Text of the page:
California prison psychologist charged with faking her rape; husband divorces her
December 9, 2011
Sacramento police responded to a 911 call from the Martinez home on Norgard Court last April and found Laurie Ann Martinez lying on the floor, crying hysterically.
Her shirt was ripped open, her lip split, her knuckles scraped. She told officers she had come home to find a strange man who knocked her unconscious, raped her and robbed her. She went with them to the hospital for an evidentiary exam.
It was, police allege, all a lie – one concocted to persuade her husband to move to another neighborhood.
On Monday, officers arrested the 36-year-old Martinez – a licensed psychologist for the California Department of Corrections and Rehabilitation – on suspicion of two counts of criminal conspiracy, according to authorities.
In court documents, police detectives and the Sacramento County District Attorney's Office allege that Martinez, with the help of friend Nicole April Snyder, staged the entire scene.
Martinez used sandpaper to scuff up her hands, a pin to cut her lip, they allege. She reportedly ripped open her shirt to expose her breasts and urinated on herself to convince officers she had been knocked out.
Snyder, now 33, used boxing gloves, purchased at the direction of Martinez, to rough up her friend's face, according to the documents. And then she hid in her own home items that Martinez would later tell police had been stolen, including two laptop computers, her purse and an Xbox, the documents state.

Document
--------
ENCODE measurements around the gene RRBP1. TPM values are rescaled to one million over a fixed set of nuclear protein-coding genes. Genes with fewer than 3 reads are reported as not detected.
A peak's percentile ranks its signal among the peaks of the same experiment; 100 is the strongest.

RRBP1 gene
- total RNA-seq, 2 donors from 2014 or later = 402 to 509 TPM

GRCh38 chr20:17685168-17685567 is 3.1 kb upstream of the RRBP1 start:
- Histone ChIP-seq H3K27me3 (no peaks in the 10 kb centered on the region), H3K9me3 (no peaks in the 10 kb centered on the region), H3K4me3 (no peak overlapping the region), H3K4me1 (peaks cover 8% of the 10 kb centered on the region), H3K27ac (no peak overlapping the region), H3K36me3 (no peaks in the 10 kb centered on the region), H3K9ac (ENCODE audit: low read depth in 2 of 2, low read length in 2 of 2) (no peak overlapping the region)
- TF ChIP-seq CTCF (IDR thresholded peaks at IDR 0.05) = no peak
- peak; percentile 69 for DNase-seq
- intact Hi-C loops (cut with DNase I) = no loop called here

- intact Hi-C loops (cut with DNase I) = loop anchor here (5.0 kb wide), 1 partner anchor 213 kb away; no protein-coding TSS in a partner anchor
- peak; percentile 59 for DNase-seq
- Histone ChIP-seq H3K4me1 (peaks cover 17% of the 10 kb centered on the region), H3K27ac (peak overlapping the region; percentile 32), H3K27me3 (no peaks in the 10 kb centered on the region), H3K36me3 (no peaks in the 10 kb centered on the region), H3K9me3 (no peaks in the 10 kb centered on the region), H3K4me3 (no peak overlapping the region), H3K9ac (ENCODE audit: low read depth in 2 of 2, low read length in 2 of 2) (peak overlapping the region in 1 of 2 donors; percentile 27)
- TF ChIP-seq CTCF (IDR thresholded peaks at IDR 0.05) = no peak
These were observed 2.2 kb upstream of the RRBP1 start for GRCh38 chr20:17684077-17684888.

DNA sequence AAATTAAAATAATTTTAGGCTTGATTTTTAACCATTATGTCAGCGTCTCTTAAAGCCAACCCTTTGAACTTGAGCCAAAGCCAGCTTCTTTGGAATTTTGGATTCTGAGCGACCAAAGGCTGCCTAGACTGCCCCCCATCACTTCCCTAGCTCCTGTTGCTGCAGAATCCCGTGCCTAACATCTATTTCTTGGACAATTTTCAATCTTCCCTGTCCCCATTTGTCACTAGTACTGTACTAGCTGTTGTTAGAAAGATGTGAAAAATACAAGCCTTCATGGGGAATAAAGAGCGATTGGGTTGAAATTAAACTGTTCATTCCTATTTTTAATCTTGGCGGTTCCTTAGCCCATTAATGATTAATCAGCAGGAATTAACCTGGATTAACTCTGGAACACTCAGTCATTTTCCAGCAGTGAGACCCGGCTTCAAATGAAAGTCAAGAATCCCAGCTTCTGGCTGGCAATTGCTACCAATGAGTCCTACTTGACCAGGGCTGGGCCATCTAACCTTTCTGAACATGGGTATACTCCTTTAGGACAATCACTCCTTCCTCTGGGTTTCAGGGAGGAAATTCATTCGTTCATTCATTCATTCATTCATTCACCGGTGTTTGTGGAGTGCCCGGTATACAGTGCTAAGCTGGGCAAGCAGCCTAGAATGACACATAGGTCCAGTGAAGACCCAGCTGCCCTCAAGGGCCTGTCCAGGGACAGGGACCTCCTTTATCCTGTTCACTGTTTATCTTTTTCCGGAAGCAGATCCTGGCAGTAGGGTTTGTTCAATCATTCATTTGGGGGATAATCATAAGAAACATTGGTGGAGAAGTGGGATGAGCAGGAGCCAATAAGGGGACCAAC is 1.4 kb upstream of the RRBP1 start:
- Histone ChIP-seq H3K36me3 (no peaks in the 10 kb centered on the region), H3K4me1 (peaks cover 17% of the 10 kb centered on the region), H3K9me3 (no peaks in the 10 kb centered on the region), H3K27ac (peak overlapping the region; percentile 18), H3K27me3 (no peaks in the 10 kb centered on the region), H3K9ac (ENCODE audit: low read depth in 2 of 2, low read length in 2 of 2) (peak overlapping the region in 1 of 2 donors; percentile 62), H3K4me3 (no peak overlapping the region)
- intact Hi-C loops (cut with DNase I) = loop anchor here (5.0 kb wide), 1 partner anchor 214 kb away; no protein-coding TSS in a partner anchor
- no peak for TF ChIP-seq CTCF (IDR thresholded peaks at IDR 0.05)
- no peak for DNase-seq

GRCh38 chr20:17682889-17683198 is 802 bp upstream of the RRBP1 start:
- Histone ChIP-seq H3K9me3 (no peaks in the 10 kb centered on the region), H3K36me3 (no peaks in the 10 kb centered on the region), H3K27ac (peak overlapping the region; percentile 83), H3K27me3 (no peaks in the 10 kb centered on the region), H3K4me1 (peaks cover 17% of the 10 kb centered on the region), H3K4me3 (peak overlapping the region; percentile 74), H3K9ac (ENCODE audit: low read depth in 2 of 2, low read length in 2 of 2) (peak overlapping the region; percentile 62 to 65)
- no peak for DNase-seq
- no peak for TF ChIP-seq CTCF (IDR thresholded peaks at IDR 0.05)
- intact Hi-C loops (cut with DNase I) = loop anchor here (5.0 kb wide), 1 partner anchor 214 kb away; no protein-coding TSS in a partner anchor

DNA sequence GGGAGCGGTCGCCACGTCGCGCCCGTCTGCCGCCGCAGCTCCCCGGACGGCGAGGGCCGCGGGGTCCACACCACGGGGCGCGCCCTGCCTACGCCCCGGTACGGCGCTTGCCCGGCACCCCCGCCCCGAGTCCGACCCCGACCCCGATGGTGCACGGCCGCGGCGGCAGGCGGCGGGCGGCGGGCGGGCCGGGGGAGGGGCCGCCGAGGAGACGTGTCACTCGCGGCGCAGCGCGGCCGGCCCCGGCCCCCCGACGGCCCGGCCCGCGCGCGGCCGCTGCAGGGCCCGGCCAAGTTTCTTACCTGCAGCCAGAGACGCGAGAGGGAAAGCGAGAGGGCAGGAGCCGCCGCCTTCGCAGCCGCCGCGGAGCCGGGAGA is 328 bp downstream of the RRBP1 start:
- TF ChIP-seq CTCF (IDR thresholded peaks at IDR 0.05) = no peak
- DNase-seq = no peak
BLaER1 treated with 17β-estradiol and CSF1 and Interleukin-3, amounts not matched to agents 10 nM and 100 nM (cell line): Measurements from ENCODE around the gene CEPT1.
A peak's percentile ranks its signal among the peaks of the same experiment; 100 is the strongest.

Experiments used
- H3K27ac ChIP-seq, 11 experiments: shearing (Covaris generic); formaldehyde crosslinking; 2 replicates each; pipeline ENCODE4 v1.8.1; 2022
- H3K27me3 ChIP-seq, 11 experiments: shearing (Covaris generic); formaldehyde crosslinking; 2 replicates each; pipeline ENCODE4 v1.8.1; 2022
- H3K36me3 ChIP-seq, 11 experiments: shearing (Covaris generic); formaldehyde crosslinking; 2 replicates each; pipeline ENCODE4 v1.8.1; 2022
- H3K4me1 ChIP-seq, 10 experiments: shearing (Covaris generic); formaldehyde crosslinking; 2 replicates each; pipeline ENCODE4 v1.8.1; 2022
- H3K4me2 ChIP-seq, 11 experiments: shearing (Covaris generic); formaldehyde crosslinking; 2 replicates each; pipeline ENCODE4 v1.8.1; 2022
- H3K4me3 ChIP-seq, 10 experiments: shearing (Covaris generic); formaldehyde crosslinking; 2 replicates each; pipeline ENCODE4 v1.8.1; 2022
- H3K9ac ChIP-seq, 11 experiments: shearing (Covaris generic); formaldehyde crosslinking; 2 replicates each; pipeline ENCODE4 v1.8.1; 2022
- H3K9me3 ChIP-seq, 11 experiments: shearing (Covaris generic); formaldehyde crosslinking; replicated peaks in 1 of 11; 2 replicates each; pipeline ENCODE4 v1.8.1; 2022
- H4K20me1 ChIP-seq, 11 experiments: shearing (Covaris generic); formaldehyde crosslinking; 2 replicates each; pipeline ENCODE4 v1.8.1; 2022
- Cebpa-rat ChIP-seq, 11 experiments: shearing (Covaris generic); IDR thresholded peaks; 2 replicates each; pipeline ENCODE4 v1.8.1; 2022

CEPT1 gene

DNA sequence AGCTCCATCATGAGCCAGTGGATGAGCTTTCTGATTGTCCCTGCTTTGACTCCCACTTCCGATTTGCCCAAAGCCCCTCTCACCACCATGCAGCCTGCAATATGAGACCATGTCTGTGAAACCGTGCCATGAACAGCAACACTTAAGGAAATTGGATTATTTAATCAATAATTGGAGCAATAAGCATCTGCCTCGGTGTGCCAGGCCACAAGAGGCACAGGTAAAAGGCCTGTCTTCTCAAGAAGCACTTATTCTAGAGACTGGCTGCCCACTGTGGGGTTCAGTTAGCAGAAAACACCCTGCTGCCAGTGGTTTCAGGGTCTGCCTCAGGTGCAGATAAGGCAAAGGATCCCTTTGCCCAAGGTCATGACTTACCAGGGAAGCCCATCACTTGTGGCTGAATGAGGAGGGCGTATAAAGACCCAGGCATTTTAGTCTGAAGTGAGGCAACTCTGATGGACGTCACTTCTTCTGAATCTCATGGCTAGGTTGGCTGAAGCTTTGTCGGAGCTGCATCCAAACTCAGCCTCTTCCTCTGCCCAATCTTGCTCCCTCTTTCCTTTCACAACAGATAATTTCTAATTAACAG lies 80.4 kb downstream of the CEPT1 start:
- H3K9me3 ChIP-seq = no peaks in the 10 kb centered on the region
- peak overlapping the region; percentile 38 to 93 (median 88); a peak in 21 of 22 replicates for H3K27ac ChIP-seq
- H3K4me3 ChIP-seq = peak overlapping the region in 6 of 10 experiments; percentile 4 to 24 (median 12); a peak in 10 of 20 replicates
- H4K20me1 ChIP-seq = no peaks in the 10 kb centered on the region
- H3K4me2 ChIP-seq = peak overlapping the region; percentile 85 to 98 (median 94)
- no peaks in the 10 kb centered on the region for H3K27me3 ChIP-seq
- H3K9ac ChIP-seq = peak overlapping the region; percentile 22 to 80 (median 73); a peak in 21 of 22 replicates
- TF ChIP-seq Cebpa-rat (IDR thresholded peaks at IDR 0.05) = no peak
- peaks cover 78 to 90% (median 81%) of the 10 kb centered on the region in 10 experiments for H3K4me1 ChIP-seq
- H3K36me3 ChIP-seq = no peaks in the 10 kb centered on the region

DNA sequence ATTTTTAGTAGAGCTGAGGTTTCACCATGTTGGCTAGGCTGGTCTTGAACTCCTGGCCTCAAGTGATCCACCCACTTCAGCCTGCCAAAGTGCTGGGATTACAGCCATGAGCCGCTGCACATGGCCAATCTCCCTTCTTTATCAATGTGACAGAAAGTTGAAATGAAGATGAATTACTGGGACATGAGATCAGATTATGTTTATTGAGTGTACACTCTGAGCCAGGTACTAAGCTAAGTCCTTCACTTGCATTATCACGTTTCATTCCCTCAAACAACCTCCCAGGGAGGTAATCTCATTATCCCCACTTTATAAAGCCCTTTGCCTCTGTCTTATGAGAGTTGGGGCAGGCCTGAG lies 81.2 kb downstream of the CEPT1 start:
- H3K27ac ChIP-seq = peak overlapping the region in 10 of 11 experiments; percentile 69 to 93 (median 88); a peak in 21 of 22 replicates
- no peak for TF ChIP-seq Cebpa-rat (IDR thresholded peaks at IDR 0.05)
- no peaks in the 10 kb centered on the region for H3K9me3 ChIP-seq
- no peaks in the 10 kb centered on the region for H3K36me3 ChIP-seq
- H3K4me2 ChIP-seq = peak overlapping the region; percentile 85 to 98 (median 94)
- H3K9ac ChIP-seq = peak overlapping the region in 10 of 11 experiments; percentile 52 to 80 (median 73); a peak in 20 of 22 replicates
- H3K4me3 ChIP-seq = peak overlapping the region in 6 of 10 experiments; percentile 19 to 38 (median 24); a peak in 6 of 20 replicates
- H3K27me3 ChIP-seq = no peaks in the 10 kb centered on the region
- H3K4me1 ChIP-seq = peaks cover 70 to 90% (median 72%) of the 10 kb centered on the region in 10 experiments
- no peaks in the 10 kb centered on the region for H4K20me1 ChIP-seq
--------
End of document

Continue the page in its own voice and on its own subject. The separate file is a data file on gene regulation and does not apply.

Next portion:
Efforts to reach Martinez, who was released Monday on $50,000 bail, were unsuccessful. She is scheduled to be arraigned next Monday.
David Martinez, who court records indicate is divorcing his wife, declined to comment.
As a "senior psychologist, supervisor," Laurie Martinez oversees a team of clinicians who treat inmates with mental health issues at California State Prison, Sacramento, formerly called New Folsom Prison. Though she technically remains assigned there, she was "redirected" to headquarters – where she no longer has contact with inmates – pending the outcome of the criminal investigation, said CDCR spokeswoman Terry Thornton.
As of Thursday night, Thornton said she did not know whether Martinez had been placed on "administrative time off" as a result of the criminal charges. "If she hasn't been, … it's likely she will be," Thornton said.
Martinez's state license, issued by the Board of Psychology, remains valid, according to online records last updated Wednesday.
Snyder had not been arrested by Thursday night, though a warrant is out for her arrest. Her father told The Bee she is out of town until Saturday and that he was not aware of the case, nor does he know Martinez.
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